If you go down to the woods, you will be surprised

12th June 2009 at 01:00
Spending time in a forest is beneficial not just for toddlers, but for teachers who can receive professional development

The sound of babyish laughter echoes through the woodlands at the Camphill Rudolf Steiner School's country estate on the outskirts of Aberdeen. Wide-eyed toddlers are exploring the forest and the adults are watching quietly, enjoying the woodland stillness.

When staff from a local family centre first came here with a group of toddlers on a Nature Nurture session, some were sceptical about what a walk in the woods could achieve. The children are from families where there has been substance misuse and most are on the child protection register.

"I was pretty cynical," admits family centre worker Katrina Darroch. She is now on her third course of visits, in sessions where Waldorf education and outdoor learning are used in a therapeutic context.

Evaluating children's progress is part of the CPD for visiting professionals like Miss Darroch, who has watched children being transformed by their outdoor adventures. "One boy just from coming here for 10 weeks is a completely different child, and I do put it all down to this," she says, looking up at the trees towering above.

"A lot of our children are taken into town in a buggy and never get to walk around freely, so we try not to hold their hands here unless they are really unsteady, just so they get as much freedom as possible."

Terri Harrison is one of the organisers of this project. "Our approach to Nature Nurture is unique. It incorporates elements of all sorts of things like the Nurture Network. They work with attachment disorder, to help children develop good secure attachments and feel safe and secure in school. We take elements of that and apply it to working in the forest."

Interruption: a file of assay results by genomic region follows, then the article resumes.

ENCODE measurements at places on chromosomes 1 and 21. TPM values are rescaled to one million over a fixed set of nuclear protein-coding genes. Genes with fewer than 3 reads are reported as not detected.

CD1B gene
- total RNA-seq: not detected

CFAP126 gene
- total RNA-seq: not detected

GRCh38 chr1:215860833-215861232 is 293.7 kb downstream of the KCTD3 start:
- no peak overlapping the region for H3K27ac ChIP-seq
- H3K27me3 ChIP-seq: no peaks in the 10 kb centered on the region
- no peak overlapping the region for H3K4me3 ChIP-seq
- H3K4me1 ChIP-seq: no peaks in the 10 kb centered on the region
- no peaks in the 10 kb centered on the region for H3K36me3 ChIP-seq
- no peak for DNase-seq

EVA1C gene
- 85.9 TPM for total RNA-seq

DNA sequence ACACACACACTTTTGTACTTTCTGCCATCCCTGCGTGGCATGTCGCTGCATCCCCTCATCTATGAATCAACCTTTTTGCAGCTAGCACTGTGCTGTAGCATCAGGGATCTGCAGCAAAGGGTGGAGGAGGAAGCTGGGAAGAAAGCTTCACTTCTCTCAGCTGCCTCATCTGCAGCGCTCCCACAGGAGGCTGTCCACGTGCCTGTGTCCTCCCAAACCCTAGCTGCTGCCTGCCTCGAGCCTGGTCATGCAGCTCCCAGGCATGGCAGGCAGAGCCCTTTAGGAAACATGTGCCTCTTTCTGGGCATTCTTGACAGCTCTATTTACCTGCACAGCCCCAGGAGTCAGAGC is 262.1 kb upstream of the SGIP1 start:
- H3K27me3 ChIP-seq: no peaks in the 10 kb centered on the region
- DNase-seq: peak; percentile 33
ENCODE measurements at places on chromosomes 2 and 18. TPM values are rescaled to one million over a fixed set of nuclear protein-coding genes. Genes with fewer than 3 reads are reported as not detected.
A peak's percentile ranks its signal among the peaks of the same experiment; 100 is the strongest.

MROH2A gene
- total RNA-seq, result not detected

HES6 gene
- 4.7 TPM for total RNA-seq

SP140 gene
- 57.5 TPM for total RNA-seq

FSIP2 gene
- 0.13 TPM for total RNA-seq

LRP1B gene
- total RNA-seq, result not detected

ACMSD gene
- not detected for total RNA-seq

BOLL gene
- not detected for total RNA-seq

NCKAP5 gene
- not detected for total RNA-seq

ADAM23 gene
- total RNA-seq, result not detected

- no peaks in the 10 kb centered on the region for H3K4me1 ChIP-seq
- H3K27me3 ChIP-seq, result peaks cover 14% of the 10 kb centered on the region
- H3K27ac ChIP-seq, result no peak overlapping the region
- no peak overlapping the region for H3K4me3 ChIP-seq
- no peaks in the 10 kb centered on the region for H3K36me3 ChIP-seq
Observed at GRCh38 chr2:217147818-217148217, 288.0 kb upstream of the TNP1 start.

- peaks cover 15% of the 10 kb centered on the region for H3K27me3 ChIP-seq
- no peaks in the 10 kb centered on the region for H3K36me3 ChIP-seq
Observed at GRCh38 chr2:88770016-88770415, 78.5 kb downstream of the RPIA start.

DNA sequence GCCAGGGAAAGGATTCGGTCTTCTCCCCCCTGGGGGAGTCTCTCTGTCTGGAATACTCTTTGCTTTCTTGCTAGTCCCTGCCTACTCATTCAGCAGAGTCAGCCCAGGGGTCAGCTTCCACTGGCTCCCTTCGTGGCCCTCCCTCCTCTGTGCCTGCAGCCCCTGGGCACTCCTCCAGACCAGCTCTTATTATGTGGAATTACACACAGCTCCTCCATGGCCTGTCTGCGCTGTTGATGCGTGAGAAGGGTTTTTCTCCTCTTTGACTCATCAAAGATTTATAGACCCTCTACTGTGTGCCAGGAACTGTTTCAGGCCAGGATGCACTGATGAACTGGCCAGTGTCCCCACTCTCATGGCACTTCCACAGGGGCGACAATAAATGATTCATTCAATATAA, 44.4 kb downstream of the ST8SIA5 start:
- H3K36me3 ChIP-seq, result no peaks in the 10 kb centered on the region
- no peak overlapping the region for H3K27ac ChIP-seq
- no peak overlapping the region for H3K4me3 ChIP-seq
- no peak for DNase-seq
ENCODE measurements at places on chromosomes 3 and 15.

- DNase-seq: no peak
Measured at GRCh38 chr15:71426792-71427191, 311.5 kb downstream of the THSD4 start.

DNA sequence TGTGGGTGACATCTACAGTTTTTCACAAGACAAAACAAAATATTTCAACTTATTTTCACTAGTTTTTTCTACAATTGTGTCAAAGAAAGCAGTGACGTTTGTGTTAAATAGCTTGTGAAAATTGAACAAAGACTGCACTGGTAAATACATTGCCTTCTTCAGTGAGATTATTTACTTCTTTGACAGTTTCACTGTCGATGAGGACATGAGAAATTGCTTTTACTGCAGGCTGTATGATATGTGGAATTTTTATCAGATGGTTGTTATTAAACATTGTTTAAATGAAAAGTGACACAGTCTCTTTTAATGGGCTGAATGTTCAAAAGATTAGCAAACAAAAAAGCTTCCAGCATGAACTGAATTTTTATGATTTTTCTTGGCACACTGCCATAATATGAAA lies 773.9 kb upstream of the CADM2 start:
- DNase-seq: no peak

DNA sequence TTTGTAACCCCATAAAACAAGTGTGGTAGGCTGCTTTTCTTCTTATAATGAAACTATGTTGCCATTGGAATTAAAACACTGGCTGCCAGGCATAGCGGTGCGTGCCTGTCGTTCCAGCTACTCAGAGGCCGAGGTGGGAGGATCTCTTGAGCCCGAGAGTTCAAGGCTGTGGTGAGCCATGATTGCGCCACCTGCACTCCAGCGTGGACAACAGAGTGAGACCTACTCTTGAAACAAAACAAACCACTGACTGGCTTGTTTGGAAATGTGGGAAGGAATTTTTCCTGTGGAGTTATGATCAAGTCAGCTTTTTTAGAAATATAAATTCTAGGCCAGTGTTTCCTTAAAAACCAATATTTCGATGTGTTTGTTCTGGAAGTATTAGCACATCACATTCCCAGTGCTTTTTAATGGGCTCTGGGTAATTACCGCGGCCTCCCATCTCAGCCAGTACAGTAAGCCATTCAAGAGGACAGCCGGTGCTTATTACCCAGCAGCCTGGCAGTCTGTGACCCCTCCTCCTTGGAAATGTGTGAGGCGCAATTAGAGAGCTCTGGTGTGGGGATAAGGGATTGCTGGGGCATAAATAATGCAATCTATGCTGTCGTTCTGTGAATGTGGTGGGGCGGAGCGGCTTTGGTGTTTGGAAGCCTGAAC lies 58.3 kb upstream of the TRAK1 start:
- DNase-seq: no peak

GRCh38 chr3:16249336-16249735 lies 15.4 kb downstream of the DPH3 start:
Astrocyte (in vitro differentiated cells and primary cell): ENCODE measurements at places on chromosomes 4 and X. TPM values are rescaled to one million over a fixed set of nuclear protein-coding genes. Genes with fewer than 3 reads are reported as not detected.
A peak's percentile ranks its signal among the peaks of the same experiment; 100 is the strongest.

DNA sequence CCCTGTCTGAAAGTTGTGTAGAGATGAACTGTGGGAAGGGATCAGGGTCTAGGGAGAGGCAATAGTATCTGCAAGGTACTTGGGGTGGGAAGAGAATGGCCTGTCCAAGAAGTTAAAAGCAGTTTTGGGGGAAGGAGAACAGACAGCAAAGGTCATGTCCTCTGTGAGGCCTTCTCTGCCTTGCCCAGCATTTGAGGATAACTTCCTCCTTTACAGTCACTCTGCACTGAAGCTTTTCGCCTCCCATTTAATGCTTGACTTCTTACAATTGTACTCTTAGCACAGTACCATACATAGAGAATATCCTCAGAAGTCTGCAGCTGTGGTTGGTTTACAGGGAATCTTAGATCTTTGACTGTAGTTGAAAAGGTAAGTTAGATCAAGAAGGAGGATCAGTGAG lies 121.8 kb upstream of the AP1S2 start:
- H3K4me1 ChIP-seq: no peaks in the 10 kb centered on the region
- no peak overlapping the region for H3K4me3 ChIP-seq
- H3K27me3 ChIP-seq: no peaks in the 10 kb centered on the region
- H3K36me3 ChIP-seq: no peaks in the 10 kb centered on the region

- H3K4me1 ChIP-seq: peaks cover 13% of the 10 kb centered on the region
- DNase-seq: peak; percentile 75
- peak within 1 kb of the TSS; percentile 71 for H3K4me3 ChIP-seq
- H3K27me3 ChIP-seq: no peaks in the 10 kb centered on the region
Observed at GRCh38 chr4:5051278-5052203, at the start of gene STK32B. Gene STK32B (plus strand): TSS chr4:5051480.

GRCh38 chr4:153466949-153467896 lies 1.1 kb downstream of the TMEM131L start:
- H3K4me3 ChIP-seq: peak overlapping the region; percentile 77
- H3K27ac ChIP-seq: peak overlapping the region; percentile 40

Continuing professional development sessions are delivered to teachers and other professionals visiting Camphill with groups of children: "We teach the staff who come here about intervention to help," says Mrs Harrison, who has taught at Camphill for 20 years.

"The main thing is teaching them how to build relationships with the children, where you really tune into the child's learning needs and get right down to their level. It's very child-led - even though we have structured activities - and it's teaching the staff to do that."

Visiting professionals from schools and nurseries are encouraged to discover the therapeutic and educational potential offered by outdoor learning, which has evolved at Camphill over decades of caring for children with special needs. "Sense of touch is important for children who are feeling traumatised or anxious. So working with a sense of touch gives them a sense of well-being and being safe," Mrs Harrison explains.

Some children may associate touch with being hit, so discovering the feel of wet grass or the softness of sheep's wool as they plod along the edge of the fields allows them to experience a more gentle touch at their own pace.

For teachers and children used to bells and rigid timetables, the woods offer freedom from deadlines. "A lot of the time, one of the hardest things for people to learn to do is slow down and take your time and look," says Mrs Harrison.

Throughout the walks, adults are one-to-one with the children and record every tiny detail of progress and change in their behaviour. This is documented after each session and compared against initial assessments and goals.

Children from local nursery schools have already benefited from the woodland experience, to boost their confidence before they start school. After the summer it's hoped to extend the programme to offer outdoor learning opportunities to primary school children, if funding allows.

Family centre worker Anne-Marie Milne says: "It does surprise me, I didn't think this would make as much of a difference as it has in all the children. They have all grown in some way, whether it's in walking or running or confidence and self-esteem and behaviour. They are a lot calmer as well."


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